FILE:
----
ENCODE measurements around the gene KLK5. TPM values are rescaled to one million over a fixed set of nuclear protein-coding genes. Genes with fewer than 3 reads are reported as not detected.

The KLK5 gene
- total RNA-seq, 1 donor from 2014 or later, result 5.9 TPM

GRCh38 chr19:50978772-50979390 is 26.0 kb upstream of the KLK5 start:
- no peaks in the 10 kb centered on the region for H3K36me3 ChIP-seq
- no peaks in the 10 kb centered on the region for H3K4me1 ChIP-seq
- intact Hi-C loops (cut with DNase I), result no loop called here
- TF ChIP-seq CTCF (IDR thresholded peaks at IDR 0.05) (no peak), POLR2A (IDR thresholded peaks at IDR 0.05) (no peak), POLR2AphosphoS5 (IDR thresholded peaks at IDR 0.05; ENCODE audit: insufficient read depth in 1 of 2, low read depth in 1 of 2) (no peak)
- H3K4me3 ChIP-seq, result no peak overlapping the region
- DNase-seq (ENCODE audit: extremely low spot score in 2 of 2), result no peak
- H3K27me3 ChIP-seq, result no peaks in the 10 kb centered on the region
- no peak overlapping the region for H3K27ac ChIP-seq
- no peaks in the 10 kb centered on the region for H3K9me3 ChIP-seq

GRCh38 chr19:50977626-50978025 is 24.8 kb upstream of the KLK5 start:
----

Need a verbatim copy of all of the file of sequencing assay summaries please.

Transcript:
ENCODE measurements around the gene KLK5. TPM values are rescaled to one million over a fixed set of nuclear protein-coding genes. Genes with fewer than 3 reads are reported as not detected.

The KLK5 gene
- total RNA-seq, 1 donor from 2014 or later, result 5.9 TPM

GRCh38 chr19:50978772-50979390 is 26.0 kb upstream of the KLK5 start:
- no peaks in the 10 kb centered on the region for H3K36me3 ChIP-seq
- no peaks in the 10 kb centered on the region for H3K4me1 ChIP-seq
- intact Hi-C loops (cut with DNase I), result no loop called here
- TF ChIP-seq CTCF (IDR thresholded peaks at IDR 0.05) (no peak), POLR2A (IDR thresholded peaks at IDR 0.05) (no peak), POLR2AphosphoS5 (IDR thresholded peaks at IDR 0.05; ENCODE audit: insufficient read depth in 1 of 2, low read depth in 1 of 2) (no peak)
- H3K4me3 ChIP-seq, result no peak overlapping the region
- DNase-seq (ENCODE audit: extremely low spot score in 2 of 2), result no peak
- H3K27me3 ChIP-seq, result no peaks in the 10 kb centered on the region
- no peak overlapping the region for H3K27ac ChIP-seq
- no peaks in the 10 kb centered on the region for H3K9me3 ChIP-seq

GRCh38 chr19:50977626-50978025 is 24.8 kb upstream of the KLK5 start: